The majority of the market relief today was due to a recovery in the Asian markets. India led the rebound with a +8% gain after Sonia Gandhi turned down the Prime Minister position. The Indian markets fell -17% intraday on Monday and recovered to close only down -11% but it was still the biggest loss on record. Other Asian markets fell on the news on Monday with the Nikkei down -3%, Taiwan -5.1% and Korea -5%. All those markets recovered on Tuesday and the U.S. markets rebounded at the open on relief. We also saw the GDP in Japan come in at +5.6% when only +3.5% had been expected. That was the last major economic release for the week and the Nikkei jumped +2% but only recovered two-thirds of Monday's losses.

No sooner had the markets opened up than Fed President Al Broaddus delivered a hawkish speech expressing concern that core inflation had quickly bottomed and was on a subsequent upswing. He said there was a growing concern at the Fed about inflation. He said that after a long period of worrying about lack of inflation he would now have to dust off his inflation hawk feathers in case he had to attack it again soon. As if he feared he had said to much he repeated the current Fed refrain of "labor market slack and excess capacity will restrain the inflation pressures in the period immediately ahead." He also repeated the "measured pace" phrase but said there is no question the risk is greater now than just three months ago. He dismissed 1994 parallels saying the Fed only wanted to "stabilize" inflation at the current levels today and not "reduce" it as they did in 1994. Since it took almost 20 years for the last inflation cycle to be broken the Fed does not want to go there again and Broaddus made it clear the Fed would not allow it to happen again. This was the most hawkish of the recent Fed speakers and brought the June rate hike back into focus.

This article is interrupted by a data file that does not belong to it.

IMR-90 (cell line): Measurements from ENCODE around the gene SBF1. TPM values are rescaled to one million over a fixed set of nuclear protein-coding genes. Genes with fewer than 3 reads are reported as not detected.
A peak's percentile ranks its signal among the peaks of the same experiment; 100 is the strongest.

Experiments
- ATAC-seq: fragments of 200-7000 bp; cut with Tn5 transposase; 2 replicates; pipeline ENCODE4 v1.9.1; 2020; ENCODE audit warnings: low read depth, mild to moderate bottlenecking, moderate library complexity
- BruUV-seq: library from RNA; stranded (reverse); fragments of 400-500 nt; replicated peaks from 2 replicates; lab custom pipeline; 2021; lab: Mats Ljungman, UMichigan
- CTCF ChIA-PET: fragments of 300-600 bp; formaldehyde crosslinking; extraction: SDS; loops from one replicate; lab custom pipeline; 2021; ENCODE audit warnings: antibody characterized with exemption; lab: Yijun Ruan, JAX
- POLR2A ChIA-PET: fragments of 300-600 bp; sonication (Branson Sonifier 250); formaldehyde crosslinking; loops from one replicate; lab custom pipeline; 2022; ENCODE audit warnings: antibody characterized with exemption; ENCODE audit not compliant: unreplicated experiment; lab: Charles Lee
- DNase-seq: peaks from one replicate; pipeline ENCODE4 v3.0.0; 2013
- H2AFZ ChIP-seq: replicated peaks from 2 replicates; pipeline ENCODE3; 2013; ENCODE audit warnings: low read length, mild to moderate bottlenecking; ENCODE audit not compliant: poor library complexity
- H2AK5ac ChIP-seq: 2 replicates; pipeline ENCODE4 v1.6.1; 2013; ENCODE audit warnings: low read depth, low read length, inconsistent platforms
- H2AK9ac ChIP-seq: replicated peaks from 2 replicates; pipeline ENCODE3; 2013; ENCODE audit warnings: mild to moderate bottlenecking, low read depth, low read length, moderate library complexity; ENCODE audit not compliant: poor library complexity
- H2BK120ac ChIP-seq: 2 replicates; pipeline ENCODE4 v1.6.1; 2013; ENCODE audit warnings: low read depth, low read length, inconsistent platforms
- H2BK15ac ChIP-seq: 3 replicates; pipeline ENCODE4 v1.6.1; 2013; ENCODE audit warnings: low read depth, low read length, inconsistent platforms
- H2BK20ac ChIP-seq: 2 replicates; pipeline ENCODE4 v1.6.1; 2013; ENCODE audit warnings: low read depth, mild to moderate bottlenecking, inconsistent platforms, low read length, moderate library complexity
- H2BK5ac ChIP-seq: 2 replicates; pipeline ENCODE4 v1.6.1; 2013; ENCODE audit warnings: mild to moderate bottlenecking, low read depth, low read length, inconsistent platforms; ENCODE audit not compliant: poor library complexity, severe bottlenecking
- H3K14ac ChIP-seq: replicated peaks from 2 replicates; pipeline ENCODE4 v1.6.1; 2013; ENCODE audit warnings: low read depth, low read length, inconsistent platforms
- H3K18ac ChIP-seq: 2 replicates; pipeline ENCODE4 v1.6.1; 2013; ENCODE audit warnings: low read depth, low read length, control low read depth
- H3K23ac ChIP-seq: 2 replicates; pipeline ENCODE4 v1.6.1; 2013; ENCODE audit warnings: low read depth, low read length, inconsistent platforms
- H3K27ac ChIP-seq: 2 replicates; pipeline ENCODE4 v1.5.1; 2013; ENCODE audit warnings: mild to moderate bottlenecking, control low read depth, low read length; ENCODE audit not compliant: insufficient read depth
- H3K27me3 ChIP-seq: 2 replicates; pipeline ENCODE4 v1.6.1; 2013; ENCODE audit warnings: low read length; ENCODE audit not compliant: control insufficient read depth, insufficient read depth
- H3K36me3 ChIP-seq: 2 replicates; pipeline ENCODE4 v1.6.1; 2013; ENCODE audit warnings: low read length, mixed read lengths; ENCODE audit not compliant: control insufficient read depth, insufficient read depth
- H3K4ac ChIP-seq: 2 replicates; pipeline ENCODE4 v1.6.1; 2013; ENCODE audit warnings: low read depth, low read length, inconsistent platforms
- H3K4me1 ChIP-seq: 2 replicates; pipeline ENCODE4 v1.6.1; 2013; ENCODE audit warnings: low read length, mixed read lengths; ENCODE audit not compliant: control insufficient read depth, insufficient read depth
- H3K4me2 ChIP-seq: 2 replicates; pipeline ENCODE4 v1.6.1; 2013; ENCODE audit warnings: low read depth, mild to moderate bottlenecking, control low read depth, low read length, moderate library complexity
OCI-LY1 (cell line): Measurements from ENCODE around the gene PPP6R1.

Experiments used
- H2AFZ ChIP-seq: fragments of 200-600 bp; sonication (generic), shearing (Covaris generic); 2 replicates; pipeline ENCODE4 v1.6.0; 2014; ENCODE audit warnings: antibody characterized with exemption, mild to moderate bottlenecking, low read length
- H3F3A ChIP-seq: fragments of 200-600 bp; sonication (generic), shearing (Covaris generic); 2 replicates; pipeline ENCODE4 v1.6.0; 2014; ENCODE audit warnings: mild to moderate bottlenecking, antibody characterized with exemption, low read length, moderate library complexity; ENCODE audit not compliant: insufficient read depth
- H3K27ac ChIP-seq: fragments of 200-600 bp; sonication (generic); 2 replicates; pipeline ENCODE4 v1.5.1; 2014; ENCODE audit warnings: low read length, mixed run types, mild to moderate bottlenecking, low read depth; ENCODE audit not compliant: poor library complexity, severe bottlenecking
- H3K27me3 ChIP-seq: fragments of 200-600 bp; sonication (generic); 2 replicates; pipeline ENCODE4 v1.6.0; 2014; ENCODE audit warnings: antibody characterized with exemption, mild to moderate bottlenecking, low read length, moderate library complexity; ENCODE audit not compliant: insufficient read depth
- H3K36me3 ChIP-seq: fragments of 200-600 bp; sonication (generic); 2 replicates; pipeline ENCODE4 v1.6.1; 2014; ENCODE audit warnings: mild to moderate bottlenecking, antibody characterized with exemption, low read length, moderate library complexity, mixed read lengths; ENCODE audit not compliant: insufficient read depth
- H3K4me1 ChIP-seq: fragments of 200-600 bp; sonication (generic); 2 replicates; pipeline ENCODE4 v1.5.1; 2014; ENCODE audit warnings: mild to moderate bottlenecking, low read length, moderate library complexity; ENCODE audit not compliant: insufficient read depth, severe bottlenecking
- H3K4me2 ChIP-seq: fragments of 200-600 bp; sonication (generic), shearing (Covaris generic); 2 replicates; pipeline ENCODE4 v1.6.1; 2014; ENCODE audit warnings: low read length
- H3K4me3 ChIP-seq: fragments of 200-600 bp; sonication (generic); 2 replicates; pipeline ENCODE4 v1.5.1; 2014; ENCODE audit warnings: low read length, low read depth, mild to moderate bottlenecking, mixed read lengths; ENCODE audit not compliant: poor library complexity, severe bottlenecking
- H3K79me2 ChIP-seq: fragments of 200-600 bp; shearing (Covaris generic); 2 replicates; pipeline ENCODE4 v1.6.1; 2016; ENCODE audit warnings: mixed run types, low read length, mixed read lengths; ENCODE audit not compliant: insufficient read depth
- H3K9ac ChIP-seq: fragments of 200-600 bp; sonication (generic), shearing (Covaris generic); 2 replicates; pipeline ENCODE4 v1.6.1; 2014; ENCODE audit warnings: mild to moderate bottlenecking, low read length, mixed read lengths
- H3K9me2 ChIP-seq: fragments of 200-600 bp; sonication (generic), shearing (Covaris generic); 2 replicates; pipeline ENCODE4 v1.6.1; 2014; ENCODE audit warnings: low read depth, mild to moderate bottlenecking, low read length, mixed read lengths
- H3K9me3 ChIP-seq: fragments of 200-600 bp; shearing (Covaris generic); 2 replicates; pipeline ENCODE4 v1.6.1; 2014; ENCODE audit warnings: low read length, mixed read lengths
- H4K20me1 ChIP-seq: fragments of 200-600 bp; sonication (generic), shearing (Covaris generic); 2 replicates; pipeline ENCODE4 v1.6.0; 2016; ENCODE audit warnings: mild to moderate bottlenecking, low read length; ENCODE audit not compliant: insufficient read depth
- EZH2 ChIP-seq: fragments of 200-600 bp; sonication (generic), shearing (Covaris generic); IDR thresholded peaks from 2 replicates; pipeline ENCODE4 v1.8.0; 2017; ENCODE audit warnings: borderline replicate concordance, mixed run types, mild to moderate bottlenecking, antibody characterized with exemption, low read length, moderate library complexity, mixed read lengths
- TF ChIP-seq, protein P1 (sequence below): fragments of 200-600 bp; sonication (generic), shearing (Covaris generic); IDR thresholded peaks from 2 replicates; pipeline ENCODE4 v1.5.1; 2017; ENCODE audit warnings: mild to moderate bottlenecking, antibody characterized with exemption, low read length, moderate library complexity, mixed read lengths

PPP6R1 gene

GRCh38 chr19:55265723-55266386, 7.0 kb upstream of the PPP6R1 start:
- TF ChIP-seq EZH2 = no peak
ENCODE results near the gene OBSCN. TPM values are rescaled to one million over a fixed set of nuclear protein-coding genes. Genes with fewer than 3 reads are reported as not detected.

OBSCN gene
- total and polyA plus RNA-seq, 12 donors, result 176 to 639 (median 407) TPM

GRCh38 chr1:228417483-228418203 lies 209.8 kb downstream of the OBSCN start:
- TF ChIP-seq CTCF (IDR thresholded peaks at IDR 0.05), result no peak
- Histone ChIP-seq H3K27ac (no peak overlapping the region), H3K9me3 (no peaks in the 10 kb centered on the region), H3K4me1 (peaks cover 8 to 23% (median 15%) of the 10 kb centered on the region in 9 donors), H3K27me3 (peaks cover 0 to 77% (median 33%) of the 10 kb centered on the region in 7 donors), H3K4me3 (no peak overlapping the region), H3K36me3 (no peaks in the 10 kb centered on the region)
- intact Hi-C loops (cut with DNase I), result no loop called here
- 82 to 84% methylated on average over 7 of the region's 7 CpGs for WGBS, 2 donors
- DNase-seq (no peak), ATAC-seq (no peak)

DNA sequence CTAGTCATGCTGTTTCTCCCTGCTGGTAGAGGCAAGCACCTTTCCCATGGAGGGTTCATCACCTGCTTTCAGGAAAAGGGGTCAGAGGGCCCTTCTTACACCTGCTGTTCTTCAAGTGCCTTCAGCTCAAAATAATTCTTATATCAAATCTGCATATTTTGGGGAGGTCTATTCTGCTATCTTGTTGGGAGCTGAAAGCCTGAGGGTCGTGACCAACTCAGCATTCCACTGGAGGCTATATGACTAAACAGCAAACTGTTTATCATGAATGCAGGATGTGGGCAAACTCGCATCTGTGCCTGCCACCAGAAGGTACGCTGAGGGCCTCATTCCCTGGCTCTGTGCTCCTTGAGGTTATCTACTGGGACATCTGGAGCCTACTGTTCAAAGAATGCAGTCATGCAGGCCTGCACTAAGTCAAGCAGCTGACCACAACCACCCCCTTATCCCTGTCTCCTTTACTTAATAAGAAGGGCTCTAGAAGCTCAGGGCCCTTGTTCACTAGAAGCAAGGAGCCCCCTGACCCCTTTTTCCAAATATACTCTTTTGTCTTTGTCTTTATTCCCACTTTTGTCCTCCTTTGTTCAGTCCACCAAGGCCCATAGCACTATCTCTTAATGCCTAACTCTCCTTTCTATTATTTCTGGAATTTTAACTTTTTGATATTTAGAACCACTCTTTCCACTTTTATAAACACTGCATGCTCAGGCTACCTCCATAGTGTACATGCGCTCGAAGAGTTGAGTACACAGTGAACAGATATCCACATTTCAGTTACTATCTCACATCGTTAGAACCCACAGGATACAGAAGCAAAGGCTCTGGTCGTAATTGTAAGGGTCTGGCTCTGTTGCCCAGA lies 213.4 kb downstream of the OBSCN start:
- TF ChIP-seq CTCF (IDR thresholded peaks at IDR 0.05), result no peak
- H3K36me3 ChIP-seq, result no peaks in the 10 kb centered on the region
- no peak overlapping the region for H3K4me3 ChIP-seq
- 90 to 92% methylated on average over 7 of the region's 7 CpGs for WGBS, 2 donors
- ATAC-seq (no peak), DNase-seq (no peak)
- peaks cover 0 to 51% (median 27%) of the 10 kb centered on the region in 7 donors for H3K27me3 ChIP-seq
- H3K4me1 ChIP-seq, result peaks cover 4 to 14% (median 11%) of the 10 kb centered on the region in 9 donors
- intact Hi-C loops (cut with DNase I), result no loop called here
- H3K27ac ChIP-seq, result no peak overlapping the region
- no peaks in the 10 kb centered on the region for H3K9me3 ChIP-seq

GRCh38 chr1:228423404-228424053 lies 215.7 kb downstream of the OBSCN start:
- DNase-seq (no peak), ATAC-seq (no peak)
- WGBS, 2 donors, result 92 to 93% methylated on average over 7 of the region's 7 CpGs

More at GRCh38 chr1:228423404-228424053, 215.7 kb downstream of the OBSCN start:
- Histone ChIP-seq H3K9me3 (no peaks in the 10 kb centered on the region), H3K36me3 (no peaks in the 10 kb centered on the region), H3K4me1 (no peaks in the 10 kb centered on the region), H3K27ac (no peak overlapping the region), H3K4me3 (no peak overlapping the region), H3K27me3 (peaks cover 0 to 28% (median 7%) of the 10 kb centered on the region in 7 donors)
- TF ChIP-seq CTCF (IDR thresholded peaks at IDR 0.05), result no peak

That hike had been discounted somewhat over the last couple days with oil hitting 22 year highs and depressing the current economic environment. Coupled with global market instability there were some beginning to think the Fed could still take a pass in June. I think the inventory adjustment to the GDP will push it high enough that the Fed will feel required to act.